Thursday, February 23, 2017

Billy Lynn's Halftime Walk 4K Ultra HD Blu-ray Review

Reviewed by Sean Ferguson
Three-time Academy Award winner Ang Lee brings his extraordinary vision to Billy Lynn's Long Halftime Walk, based on the acclaimed, bestselling novel. The film is told from the point of view of 19-year-old private Billy Lynn (newcomer Joe Alwyn), who, along with his fellow soldiers in Bravo Squad, has been hailed as a hero and brought home for a victory tour after a harrowing Iraq battle. Through flashbacks, culminating at the spectacular halftime show of the Thanksgiving Day football game, the film reveals what really happened to the squad - contrasting the realities of the Iraq conflict with America's celebration back home. In his film, which also stars Vin Diesel, Kristen Stewart, Chris Tucker, Garrett Hedlund, and Steve Martin, Lee dramatizes war in a way truly never seen before, using new technology to shoot and project portions at a framerate of 120 frames per second for the first time in film history.
Film (3 1/2 out of 5 stars)
Based on the book of the same name by Ben Fountain, Billy Lynn's Halftime Walk tells the story of a nineteen year old soldier whose heroics in Iraq have caught the attention of the public. During his rescue of his Sergeant Virgil "Shroom" Breem (Vin Diesel), Billy (Joe Alwyn) was caught on camera which provides a welcome image that both the US military and the general public celebrate. Billy and the rest of his squad are sent back home on a publicity tour that is set to culminate at the Dallas Cowboys Thanksgiving home game during halftime.

There's a bit of culture shock for the returning squad who are met with a limousine to take them to the stadium along with their own personal liaison from the team's owner Norm Ogelsby (Steve Martin) and a film producer (Chris Tucker) who is trying to sell the rights to their story so that a film can be made about them. At first, all of the attention is a nice diversion for the squad, but the more time they spend in the company of well-intentioned but oblivious civilians, the more they begin to chafe against the expectations being placed on then. 

Even Billy's visit to his family is full of acrimony as his sister Kathryn (Kristen Stewart) is vehemently against the war and isn't afraid to constantly say it, even against her family's wishes. It doesn't help that she knows that Billy only joined the army in the first place after he got in trouble with the law after destroying her boyfriend's car when he broke up with her after a car accident left her scarred. Kathryn feels guilty because of it and she tries to convince Billy to return to Iraq with his squad when they leave. To make matters worse for Billy, he meets a cute cheerleader named Faison (Makenzie Leigh) who he immediately has a connection with.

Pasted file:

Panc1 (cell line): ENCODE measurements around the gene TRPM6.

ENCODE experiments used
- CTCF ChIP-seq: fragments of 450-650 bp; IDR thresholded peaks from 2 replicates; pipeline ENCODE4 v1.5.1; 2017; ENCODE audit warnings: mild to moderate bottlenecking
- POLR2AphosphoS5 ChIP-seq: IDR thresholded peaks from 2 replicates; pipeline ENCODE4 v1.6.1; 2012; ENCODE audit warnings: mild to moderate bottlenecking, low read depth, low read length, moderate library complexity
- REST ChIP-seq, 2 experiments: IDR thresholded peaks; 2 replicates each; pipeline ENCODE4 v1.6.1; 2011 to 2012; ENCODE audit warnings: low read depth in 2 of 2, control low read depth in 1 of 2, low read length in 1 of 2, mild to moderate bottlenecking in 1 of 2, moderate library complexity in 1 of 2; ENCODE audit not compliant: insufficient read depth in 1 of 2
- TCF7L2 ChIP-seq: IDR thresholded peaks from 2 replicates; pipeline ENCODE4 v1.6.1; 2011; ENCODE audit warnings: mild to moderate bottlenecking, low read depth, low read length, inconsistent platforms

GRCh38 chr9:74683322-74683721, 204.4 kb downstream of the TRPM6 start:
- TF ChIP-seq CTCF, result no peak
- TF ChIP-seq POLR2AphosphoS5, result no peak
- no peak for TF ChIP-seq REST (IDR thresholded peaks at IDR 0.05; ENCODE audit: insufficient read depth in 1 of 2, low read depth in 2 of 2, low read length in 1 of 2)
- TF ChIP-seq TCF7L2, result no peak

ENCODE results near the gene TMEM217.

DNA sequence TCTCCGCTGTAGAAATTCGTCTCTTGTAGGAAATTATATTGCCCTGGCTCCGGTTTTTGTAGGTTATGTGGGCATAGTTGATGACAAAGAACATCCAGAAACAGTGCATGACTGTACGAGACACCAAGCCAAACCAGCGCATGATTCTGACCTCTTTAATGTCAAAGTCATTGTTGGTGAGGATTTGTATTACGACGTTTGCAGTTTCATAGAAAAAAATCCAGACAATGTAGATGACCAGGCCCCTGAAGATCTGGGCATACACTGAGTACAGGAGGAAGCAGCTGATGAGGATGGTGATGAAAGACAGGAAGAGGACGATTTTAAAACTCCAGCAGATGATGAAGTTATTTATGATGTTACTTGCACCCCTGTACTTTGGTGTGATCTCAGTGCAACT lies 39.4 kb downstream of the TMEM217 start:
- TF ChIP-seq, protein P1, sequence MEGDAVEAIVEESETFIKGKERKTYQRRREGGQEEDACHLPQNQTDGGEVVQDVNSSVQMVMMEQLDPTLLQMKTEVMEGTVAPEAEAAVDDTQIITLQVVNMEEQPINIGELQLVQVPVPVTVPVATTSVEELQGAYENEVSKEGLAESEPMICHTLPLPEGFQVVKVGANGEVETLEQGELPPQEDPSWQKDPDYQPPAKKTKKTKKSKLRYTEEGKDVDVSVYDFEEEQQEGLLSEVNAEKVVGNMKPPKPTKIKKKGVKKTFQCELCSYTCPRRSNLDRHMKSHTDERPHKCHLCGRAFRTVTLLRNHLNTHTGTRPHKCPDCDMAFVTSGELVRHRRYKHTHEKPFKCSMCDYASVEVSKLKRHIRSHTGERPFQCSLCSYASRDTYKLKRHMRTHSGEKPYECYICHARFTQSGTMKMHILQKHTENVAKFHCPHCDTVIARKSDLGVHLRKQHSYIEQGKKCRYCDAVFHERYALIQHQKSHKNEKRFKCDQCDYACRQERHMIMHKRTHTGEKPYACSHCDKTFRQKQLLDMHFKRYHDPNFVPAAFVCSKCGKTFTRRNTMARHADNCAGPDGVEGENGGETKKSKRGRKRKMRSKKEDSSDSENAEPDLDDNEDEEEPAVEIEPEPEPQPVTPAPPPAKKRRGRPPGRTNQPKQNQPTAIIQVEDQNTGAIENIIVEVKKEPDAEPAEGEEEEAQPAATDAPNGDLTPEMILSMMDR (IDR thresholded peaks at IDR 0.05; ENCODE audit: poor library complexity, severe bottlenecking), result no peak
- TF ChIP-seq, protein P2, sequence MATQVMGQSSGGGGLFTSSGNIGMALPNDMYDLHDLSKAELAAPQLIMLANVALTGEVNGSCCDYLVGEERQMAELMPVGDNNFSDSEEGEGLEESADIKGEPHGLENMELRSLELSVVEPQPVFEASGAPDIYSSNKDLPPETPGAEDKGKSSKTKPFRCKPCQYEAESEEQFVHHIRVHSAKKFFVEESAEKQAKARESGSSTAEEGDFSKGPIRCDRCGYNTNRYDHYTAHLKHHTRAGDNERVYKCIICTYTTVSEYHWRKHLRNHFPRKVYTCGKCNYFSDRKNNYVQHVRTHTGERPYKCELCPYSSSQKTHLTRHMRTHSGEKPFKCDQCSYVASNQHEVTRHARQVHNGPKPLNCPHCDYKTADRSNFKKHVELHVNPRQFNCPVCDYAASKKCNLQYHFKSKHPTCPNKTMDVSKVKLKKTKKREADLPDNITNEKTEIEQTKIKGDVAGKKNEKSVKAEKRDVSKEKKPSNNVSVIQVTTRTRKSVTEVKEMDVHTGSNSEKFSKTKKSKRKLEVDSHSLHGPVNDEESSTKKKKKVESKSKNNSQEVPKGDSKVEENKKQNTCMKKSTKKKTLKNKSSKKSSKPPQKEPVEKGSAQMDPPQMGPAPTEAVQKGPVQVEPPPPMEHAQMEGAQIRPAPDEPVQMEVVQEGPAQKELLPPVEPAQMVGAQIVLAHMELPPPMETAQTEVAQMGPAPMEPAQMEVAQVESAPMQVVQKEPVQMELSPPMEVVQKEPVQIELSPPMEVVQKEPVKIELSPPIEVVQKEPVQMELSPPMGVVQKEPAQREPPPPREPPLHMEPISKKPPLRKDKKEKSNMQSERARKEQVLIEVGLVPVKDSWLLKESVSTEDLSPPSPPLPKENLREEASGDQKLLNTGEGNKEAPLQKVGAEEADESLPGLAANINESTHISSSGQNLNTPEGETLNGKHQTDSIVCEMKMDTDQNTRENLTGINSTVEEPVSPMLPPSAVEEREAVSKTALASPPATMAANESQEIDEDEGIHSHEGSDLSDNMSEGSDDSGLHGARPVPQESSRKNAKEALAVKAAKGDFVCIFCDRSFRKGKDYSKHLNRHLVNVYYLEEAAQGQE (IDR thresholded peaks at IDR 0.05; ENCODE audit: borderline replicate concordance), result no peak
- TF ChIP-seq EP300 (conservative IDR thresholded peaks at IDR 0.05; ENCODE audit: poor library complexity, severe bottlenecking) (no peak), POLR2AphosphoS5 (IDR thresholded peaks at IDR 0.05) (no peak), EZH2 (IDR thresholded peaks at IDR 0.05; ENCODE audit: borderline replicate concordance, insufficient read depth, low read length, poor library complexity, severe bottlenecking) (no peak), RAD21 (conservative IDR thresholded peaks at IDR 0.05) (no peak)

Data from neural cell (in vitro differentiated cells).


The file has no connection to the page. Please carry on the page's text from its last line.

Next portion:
All of this drama is just the set up for the big halftime show where the squad is expected to become part of the show along with Destiny's Child which also triggers different reactions from the squad which ranges from a post traumatic breakdown from one of them and memories of the war for Billy. Faced with a jingoistic public and a dismissive Ogelsby who seems more interested in making money off of the image of the squad than the actual members of the squad themselves. Sgt. Dime (Garrett Hedlund) turns him down flat once the offer from Ogelsby ends up being $5,500 per person instead of the $100,000 that they thought they would get. Ogelsby tries to sell Billy on the idea of his story being an American one that is owned by everyone, Billy angrily tells him off and preserves his dignity. The question of will he return to Iraq with is his men is the harder one for him to decide.

Although much has been said about the film's technological breakthrough in filming the movie at 120FPS, the film itself is a pretty basic story albeit with a lot of flashbacks that keep the story-line in flux throughout the movie. The acting across the board is excellent, but it never really comes together satisfactorily. Part of that is due to an unfocused story and also because there are too many flashbacks which start to drag on after awhile. It takes until the end of the movie to finally see what happened to Billy and the squad that earned them this trip home. A more linear plot would've helped build the momentum of the movie and offered more of a payoff at the end as well.